The more we realize that most of our views of ourselves, of others, and of presumed limits regarding our talents, our health, and our happiness were mindlessly accepted by us at an earlier time in our lives, the more we open up to the realization that these too can change. And all we need do to begin the process is to be mindful
Originally broadcast on the 3rd July, 1994 at 11:00pm.
The People Under the Stairs was written and directed by Wes Craven, whose Serpent and the Rainbow you saw on Moviedrome a couple of years ago. It is, I’m pleased to say, a much better film. It’s also the film’s first screening on terrestrial television. It was generally viewed as a return to form by Craven, who had been highly regarded for his earlier horror film, The Hills Have Eyes. It’s unusual for a Craven picture, or for any horror film, in having non-white protagonists. In this case the impoverished black family, fronted by a little kid called Fool. The People Under the Stairs is part of an emerging genre or sub-genre of films such as Trespass, which take as their premise an ongoing war in the United States between blacks and whites. So it’s pretty interesting stuff. A far cry from the innocent American tourists kidnapped by voodoo thugs in Serpent and the Rainbow Kim Newman in The Monthly Film Bulletin wrote that Craven’s films “tend to a penetrating and cynical vision of post-Vietnam/Watergate/Nixon America”. Well, maybe. Newman also observed in his review of people that Craven had perhaps taken his reviews too seriously and was labouring the socially relevant aspects as a result. That’s possible, too. For me, I like the socially relevant aspects, because they make the film a little different from the generic norm. It’s certainly Craven’s best made film. Slick and well-constructed. As with most post-‘60s horror films it owes a big debt to George Romero’s Night of the Living Dead, which itself borrows from Polanski’s Repulsion. The nightmare American gothic house in which the weird events unfold is straight out of Carrie and there are debts to Halloween as well. Perhaps the least appealing homage is the casting of two actors from the TV series Twin Peaks in the villainous roles. Everett McGill and Wendy Robie essentially spice up their partnership from the TV show, which is a trifle feeble but was no doubt viewed as wise box office strategy. Overall, The People Under the Stairs is a good mixture of genuine effective horror, surprise reversals and bizarre campery. The goings on don’t make much sense, but they don’t have to. They conform to the logic of a modern horror film, like Super Mario Brothers fulfills the expectations of a connoisseur of video games.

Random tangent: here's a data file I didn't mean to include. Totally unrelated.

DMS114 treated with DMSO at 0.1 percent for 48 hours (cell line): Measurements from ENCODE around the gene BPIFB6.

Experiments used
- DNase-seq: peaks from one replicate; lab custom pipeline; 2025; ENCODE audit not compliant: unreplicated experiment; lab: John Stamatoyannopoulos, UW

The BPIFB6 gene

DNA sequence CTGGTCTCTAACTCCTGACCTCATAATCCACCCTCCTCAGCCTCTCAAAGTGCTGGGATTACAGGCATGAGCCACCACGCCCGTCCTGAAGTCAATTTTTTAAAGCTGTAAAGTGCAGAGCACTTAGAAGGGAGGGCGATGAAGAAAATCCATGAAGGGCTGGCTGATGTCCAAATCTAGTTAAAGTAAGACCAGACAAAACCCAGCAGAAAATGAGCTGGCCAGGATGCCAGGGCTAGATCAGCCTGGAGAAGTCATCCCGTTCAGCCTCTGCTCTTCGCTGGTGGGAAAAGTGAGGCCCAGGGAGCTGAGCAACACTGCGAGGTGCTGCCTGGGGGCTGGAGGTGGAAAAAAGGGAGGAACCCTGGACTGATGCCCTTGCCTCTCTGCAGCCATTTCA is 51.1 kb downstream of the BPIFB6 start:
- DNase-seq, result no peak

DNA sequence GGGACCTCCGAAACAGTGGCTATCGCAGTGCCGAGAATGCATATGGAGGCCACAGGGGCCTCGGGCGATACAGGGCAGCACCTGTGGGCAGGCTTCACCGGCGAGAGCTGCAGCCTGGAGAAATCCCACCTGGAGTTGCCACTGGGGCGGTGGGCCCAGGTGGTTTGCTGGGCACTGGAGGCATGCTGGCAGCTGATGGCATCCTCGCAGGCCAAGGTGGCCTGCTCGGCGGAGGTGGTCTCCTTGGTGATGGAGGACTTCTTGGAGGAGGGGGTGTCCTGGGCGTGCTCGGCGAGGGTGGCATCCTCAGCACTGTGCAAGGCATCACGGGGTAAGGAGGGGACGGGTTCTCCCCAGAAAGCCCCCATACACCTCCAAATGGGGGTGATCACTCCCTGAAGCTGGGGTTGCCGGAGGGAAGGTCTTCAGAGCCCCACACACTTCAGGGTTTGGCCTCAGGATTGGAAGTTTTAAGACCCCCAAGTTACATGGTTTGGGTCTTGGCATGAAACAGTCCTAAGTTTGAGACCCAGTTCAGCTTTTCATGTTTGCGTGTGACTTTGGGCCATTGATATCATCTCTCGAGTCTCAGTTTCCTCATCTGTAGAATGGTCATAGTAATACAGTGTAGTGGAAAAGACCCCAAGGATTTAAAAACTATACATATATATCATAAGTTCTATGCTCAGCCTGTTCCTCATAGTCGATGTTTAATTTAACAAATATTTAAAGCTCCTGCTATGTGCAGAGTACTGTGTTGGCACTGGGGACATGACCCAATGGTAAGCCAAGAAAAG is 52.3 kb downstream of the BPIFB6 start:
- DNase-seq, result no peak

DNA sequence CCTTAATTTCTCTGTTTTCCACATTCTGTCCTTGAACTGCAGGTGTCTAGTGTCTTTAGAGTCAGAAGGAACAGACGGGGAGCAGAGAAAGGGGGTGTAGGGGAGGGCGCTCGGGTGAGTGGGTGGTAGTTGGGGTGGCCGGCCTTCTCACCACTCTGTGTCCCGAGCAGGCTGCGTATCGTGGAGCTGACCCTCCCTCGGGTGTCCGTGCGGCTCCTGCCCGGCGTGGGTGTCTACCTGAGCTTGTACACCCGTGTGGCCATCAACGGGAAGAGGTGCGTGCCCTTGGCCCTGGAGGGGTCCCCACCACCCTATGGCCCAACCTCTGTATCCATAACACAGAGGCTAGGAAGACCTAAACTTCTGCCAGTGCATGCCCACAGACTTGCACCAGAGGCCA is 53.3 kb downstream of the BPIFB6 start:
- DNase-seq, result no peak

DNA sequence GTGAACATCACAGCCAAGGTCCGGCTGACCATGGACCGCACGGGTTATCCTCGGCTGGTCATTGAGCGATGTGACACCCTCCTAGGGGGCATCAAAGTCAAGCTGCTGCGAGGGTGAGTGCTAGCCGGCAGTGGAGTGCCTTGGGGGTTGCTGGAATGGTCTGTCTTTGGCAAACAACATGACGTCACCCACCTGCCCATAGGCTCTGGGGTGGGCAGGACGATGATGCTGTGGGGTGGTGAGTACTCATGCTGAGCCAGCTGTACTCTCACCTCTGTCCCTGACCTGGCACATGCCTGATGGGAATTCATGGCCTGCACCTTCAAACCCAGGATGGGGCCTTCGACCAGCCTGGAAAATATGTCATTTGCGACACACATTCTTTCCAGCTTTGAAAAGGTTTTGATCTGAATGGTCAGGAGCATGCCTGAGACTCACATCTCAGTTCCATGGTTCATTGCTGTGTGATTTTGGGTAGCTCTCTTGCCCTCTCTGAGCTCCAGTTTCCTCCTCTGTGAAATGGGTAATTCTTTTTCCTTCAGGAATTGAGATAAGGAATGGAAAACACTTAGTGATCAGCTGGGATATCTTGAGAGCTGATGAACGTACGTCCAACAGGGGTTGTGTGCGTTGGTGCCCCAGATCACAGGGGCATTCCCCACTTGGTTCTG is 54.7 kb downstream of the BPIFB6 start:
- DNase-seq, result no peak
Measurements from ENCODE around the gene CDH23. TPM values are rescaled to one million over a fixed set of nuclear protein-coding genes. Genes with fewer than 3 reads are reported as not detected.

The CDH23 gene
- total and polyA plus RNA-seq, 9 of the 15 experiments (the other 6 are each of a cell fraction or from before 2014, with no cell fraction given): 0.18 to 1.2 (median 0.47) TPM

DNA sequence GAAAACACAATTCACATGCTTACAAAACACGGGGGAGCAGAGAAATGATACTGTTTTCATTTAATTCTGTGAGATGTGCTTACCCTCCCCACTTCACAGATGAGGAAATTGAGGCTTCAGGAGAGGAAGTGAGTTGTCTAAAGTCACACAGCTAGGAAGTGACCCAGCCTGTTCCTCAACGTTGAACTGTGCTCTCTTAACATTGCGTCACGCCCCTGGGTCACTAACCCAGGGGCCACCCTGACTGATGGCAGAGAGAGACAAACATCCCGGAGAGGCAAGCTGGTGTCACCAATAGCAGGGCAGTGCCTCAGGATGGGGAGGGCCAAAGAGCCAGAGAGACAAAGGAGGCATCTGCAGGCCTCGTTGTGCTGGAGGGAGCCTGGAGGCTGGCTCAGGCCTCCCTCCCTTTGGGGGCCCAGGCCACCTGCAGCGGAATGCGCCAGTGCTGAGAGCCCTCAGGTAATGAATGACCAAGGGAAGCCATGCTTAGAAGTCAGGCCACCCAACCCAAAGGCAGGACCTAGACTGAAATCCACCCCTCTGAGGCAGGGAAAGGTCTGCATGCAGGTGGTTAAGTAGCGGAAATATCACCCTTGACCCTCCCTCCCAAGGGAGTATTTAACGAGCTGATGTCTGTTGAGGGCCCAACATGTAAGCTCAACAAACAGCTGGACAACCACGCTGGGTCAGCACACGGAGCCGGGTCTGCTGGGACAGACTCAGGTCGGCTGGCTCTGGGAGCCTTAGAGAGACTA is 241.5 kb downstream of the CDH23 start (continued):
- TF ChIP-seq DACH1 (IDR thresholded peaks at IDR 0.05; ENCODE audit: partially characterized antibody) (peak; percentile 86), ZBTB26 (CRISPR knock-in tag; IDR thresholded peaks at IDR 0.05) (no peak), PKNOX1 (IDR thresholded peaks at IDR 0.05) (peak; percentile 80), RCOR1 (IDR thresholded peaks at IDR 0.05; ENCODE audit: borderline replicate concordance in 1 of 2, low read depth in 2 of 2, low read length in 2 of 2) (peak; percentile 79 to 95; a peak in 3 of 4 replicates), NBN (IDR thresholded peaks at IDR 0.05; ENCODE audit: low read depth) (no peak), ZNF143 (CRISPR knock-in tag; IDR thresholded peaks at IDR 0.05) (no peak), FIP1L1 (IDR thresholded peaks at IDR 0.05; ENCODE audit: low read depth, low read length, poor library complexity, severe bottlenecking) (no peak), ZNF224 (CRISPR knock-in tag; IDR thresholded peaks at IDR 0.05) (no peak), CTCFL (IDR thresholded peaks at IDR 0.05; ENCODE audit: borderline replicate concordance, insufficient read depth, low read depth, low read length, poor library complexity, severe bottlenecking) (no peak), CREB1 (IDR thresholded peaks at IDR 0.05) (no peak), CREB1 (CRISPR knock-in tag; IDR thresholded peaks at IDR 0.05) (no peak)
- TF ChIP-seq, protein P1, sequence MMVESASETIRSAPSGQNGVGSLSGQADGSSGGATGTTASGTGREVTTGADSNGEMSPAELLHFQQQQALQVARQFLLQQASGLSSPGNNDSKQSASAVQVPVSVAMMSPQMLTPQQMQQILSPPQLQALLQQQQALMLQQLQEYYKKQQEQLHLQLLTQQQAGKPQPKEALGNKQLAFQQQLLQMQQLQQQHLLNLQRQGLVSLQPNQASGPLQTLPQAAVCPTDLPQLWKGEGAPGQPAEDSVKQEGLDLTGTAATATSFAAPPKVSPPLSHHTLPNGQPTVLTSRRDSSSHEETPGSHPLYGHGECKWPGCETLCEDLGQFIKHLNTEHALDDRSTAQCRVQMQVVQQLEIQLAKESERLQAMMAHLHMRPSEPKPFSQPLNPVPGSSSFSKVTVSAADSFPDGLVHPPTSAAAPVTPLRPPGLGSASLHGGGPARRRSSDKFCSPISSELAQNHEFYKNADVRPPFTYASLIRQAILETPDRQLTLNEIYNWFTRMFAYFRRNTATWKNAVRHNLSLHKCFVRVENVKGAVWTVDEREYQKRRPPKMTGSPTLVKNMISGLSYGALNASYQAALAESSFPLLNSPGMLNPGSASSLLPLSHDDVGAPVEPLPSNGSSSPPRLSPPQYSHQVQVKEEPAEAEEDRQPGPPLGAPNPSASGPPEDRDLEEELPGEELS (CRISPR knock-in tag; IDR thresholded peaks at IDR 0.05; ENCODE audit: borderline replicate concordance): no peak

- Alex Cox’s original introduction, transcribed from the video recording below.
This is great, but a slightly odd mixture. The film is essentially from the point of view of children - the two lead characters are a young boy and young girl. Yet the violence is over the top and very gruesome and the characters spake language which Mary Whitehouse would no doubt have described as “blue”. I really like films that have an uneasy mix like that and this never settles into anything conventional. It’s actually quite scary, but also extremely funny in parts and has some great lines. It really feels like it could have been turned into a savage satire on something or other. The acting is very good. The young girl in it is played by A.J. Langer, who went on a few years later to play 'Rayanne’ in My So-Called Life I think this is by far Craven’s most enjoyable film.
I was a senior in high school when this series aired. I didn’t watched it as it ran on ABC because I didn’t know of it’s existence. I watched it for the first and last time in MTV. They were doing a marathon of the series in the hope that ABC would let the series keep airing. I got hooked on it in on the first episode. They were dealing with things my friends and I could identify with. Some of my friends were hooked on the series too and were really disappointed with ABC’s decision, specially since it left us in a cliffhanger: Angela had just found out that it was Brian the one that had written the note not Jordan… I can still remember how Angela walked up to Jordan’s car looking back at her friend…
We were left wondering what would Angela do: stay with the enigmatic and confusing Jordan or give her close friend, Brian, a chance?